The question is: how should the movement respond to oppression by the secular state? Is state violence
a justification for popular violence? There are many religious replies to this question; most do not condone violence against
a government that calls itself Islamic. Pragmatically speaking, however, all of the episodes where Islamists responded violently
to state violence have been negative. Popular violence, whether Islamic or otherwise, has not been able to damage any regime's
5) Reevaluate democracy.
The Islamic movement's negative attitude toward democracy is holding it back. We have no modern experience
in Islamic activity that can replace democracy. The Islamization of democracy is the closest thing to implementing Shura (consultation).
Those who reject this thought have not produced anything different than the one-party system of rule.
If Muslims are able to deliberate and discuss these points and then apply some of these standards to reform
their societies, meaningful progress may be achieved. Democracy as it is practiced in Israel, America and other Western countries
is not a pristine model. But democratic principles that protect all citizens, from abusive State policies, are worthy goals.
It may be wishful thinking that fanatical “Ayatollah’s” would willingly surrender their dream of a pure
Islamic theocracy. However, the next Khomeini may be averted, not by installing another Shah or tacit approval and support
for a replacement Saddam; but with our own repentance and reconsideration. Shaykh Rashid al Ghanuchi last comment
also applies to Israel and the United States. “The Islamic mind must adjust until it sees things in their
real light. America, the Zionists, and the secularists are the ones afraid of democracy in the Islamic world.”
Presently the leadership of the Israelis and Palestinians don’t want peace or a resolution to the conflict.
The Intifada has been a disaster for both Palestinians and Jews. Homicide bombers have totally discredited Yasser Arafat,
while Likud policies under Ariel Sharon and Benjamin Netanyahu have brought the region to the edge of total war. Amram Mitzna
may present a more rational option, but without Zionist repentance and reconsideration, to go along with an Islamic
contrition and reexamination, peace is impossible. This blood vendetta between feuding cousins is a family affair
and cannot be settled until both sides are drained of their malevolence. Outside intervention that favors the side that wheels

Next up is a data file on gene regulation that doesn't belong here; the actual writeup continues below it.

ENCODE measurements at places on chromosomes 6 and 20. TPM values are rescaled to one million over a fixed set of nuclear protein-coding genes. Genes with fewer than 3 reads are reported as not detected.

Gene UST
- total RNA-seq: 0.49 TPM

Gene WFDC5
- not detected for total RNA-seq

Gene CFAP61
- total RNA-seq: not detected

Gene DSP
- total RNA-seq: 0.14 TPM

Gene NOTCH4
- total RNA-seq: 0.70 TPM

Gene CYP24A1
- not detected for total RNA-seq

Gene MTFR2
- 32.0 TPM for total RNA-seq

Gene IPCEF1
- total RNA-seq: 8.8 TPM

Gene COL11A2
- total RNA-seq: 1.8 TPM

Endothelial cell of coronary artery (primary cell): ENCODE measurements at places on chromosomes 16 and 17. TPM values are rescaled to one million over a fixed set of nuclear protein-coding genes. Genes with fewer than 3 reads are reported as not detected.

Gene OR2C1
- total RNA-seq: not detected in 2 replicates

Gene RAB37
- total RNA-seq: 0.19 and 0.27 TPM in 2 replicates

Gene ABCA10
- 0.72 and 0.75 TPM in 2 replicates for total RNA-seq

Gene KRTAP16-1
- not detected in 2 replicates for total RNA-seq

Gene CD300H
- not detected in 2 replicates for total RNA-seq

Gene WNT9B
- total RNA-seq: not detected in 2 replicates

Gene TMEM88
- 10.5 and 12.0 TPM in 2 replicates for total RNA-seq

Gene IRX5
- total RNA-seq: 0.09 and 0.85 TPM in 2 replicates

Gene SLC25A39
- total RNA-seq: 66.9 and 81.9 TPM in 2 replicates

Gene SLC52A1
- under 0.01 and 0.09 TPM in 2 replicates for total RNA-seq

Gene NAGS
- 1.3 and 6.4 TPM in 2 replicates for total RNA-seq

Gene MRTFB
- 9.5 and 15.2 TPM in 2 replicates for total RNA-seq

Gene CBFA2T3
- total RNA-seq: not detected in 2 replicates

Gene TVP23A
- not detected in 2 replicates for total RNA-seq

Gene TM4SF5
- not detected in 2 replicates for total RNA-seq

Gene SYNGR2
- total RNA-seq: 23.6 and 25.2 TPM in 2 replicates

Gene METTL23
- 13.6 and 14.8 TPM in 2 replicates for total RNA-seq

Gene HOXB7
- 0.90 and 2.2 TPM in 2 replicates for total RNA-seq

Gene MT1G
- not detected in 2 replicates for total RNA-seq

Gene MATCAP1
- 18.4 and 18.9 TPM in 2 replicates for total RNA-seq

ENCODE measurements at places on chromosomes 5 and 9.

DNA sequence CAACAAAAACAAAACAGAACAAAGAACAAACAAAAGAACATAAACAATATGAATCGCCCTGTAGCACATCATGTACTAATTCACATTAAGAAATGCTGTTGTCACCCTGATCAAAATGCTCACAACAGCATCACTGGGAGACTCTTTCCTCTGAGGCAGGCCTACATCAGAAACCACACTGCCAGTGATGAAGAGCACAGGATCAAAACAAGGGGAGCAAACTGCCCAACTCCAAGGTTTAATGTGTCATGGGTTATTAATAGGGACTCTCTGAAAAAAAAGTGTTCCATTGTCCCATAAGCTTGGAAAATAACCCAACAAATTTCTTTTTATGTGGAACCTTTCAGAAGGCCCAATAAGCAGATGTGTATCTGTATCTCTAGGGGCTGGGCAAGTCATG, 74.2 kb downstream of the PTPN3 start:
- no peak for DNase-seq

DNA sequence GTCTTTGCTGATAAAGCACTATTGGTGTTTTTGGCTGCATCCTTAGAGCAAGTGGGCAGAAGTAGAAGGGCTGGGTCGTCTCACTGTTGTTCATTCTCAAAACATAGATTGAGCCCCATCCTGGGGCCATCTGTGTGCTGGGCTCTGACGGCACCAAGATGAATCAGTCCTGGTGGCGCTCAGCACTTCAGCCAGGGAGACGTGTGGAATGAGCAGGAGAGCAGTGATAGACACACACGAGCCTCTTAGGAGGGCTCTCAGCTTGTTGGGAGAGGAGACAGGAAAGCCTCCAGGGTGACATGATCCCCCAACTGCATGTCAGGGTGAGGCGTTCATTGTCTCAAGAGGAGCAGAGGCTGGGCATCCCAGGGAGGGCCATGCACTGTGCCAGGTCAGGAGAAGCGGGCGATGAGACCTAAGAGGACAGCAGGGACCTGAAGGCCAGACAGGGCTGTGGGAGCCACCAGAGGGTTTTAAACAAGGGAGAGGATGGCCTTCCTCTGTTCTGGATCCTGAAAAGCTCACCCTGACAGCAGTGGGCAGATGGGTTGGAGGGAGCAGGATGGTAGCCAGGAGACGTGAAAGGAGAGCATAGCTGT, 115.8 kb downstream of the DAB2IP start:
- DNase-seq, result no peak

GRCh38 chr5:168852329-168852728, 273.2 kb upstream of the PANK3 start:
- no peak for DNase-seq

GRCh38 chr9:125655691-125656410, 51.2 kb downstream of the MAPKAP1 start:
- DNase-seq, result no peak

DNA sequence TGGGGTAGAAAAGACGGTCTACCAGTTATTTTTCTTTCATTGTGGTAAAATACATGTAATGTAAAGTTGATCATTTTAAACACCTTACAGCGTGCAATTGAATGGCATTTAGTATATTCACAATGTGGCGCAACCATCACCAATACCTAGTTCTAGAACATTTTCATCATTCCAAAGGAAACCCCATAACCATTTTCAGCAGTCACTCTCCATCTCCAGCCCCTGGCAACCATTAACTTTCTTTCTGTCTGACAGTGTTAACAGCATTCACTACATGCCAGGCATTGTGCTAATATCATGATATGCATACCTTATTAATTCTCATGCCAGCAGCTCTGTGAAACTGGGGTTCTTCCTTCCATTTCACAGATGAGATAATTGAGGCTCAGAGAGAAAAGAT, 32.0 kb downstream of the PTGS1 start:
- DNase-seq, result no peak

political influence and veto power in our country will reap retribution upon us from both sides. The former for not supplying
enough treasure or acquiescence, and the latter for a bias prejudice and deceitful allegiance to their bitter enemy.
While the prospects for ending this eternal conflict with a negotiated settlement are remote, the alternative
for all those secular societies will be the Armageddon they fear. For the “Amen Choir” that practice a Dispensational
worship and ‘Christian-Zionist’ politics, they need to seek penitence and practice retrospection.
When pious zealots apply narrow doctrine to civic policy and demand converts or threaten punishment, religious trust is damaged
within the public arena. Yes, we advocate a sincere and faithful Christian America. Jews are inspired to seek redemption from
their secular version of a ‘Chosen’ Israeli society. While - Muslims, Arabs and Palestinians are encouraged to
renounce ultraistic Islamists. Israelis and Palestinians have a direct and mutual interest in establishing an accord of reconciliation.
Ali R. Abootalebi summarizes ISLAM, ISLAMISTS, AND DEMOCRACY with this statement:
“The greatest threat to the traditional 'ulema come from either their own meager performance as
heads of state (e.g., in Iran, and the Sudan) or their failure in political opposition to formulate and propose comprehensive
agendas for resolving socioeconomic and political problems (e.g., as in Egypt, Jordan, Kuwait) or their sectarian fighting
that has resulted in violence and acts of terrorism.”
This WAR without end will cease only when both sides acknowledge their own sins and sin no more . . .
SARTRE - January 24, 2002